Wright, former Trade Marketing Manager and Controlling Manager of Brown and Williamson (tobacco company), discusses the importance of using price discounts in low-income African-American neighborhoods with high menthol sales deemed as, “focus communities.”[24] Wright explains that a higher number of interior and exterior ads showcasing mentholated tobacco products were displayed in retail outlets located in “focus communities.” The use of price discounts and retailer incentive programs were also used to establish Kool’s presence at the point of sale.  Kool’s share of market for mentholated products increased in stores where Kool offered a Buy-One-Get-One free promotion.[25] The use of these price cutting strategies coupled with strategic POS brand presence such as flashy colors, motorized displays, plastic countertop mats, and more mentholated product pack facings allowed for Kool to gain ground with African-American consumers.[26]

Communities like San Francisco and Oakland, CA are restricting flavored tobacco products including menthol. The tobacco industry is working hard to prevent menthol bans from being instated, and are sending well-known Black organizational leaders into Black communities to convince them that a menthol ban would work to their detriment. Learn more about these tobacco industry-funded events by reading “A Discussion on Menthol Bans & Criminalization of Black Communities”.

Still today, studies show that more point of sale menthol marketing is found in areas with higher numbers of African-American residents.[27] This marketing works. CDC MMWR data shows that 60% of African American youth prefer Newport, a brand of menthol cigarettes, compared to 22% of white youth.[28] Learn more about menthol marketing to Black communities by watching the videos below.



For more information, review the following:



While the 2009 FSPTCA exempted menthol from the ban on flavored cigarettes, it also gave the FDA the power to prohibit the use of menthol in tobacco products if the standard would be “appropriate for public health.” The FSPTCA also created the Tobacco Products Scientific Advisory Committee (TPSAC) and directed the group to report on the “impact of the use of menthol on the public health.” The resulting report, issued in 2011 found that, removing menthol cigarettes from the marketplace would benefit public health. They estimate that the effects of such a ban would include:

      • 39% of menthol smokers would quit
      • 47% of African American menthol smokers would quit
      • preventing over 17,000 fewer premature deaths by 2020
      • preventing nearly 2.3 million people from initiating smoking by 2020 [29]


 In July 2013, the FDA released a non-binding advance notice of proposed rulemaking of the potential regulation of menthol in cigarettes and received over 174,000 public comments, but took no further action.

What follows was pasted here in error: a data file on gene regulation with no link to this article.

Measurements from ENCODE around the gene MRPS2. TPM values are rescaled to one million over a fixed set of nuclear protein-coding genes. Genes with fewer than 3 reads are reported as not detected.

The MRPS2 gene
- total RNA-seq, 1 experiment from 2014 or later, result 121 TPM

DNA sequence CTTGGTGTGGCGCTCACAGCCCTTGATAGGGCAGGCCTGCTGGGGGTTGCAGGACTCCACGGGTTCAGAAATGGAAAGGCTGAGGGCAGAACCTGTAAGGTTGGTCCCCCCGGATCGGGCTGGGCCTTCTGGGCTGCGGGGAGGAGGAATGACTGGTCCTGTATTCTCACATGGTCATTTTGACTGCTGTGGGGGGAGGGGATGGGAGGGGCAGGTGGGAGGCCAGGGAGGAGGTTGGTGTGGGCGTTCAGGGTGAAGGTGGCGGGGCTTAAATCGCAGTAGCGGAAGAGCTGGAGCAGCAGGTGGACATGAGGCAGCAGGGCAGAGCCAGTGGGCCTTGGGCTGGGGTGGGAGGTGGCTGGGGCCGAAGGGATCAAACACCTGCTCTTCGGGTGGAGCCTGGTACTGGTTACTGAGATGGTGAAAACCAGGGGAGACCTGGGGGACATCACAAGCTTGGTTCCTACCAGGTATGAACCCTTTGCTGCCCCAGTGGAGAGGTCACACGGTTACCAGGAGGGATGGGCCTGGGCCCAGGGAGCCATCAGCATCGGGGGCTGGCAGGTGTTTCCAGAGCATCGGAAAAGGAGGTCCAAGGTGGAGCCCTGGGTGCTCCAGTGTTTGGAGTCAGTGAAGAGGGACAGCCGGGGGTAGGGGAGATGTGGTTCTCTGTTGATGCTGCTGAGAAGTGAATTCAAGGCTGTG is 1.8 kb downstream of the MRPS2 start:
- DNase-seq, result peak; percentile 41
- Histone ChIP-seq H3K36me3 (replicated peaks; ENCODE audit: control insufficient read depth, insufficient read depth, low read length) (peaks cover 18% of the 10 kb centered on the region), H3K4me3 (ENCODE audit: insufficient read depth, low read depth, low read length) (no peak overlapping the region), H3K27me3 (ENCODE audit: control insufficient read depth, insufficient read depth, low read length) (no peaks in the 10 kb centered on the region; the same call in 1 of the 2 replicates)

The tobacco industry sued the FDA over use of the TPSAC report, challenging the integrity of TPSAC, but a January 15, 2016 court decision allows the FDA to use the report as evidence and take action on menthol. Read more in TCLC’s Federal Regulation of Menthol Tobacco Products.

According to a 2016 study, a nation-wide ban on menthol, through the FDA or the collective action of states and localities has the potential to save hundreds of thousands of lives, and nearly 1/3 of them would be Black lives.[30] 

While the 2016 deeming regulations, as originally proposed by the FDA, included language that would have included menthol as a “characterizing flavor” the White House Office of Management and Budget stripped that language along with other statements on the harmful effects of menthol from the enacted regulations.[31]

In August 2017 the FDA announced their intention to issue another advance notice of proposed rule-making to seek public comment on the role that flavors in tobacco products—including menthol—play in attracting youth, as well as the role they may play in helping some smokers switch to potentially less harmful forms of nicotine delivery.


A number of localities have begun making moves towards partial or complete menthol bans to help combat the health issues and disparities that come with the targeted marketing of menthol products to youth and African-Americans. Some of the localities with policies on the books include:

  • 2013 – Chicago, IL became the first city to ban all flavored tobacco products, including menthol, from within 500 ft. of schools.[32]
  • 2015 – Berkeley, CA modeled their menthol restriction after Chicago banning the sale of flavored tobacco products, including menthol, and e-cigarette products within 600 ft. of schools, as well as raising the age to purchase tobacco to 21.
  • 2016 – Santa Clara County, CA became the first municipality to restrict flavored and menthol cigarettes and tobacco products to retailers that exclusively serve people age 21 and up.[33]
  • 2016 – Yolo County, CA banned all flavored tobacco products, including menthol, in its unincorporated areas.[34]
  • 2017 – Minneapolis and St. Paul, MN restricted flavored and menthol cigarettes and tobacco products to adult-only retailers.
  • 2017 – Contra Costa County, CA prohibited the sale of flavored tobacco products, including menthol near parks and schools in unincorporated areas of the county.
  • 2017 – Oakland, CA has passed a city-wide ban on menthol and flavored tobacco product sales outside of retailers that exclusively serve ages 21 and up.
  • 2017 – San Francisco, CA has passed a city-wide restriction on menthol and flavored tobacco. The tobacco industry has collected 20,000 signatures opposing the ban, which will now be placed on the June 2018 ballot for final decision. Read more about the progress of the San Francisco proposal here and the groundwork involved in getting it passed here.

Local Menthol Policy Case Studies: Minneapolis, St. Paul, and Oakland

This recorded webinar offers case studies for successfully passed local policies restricting the sale of menthol tobacco products. Find out Minneapolis, St. Paul, and Oakland were able to pass their policies, who helped, lessons learned, and more: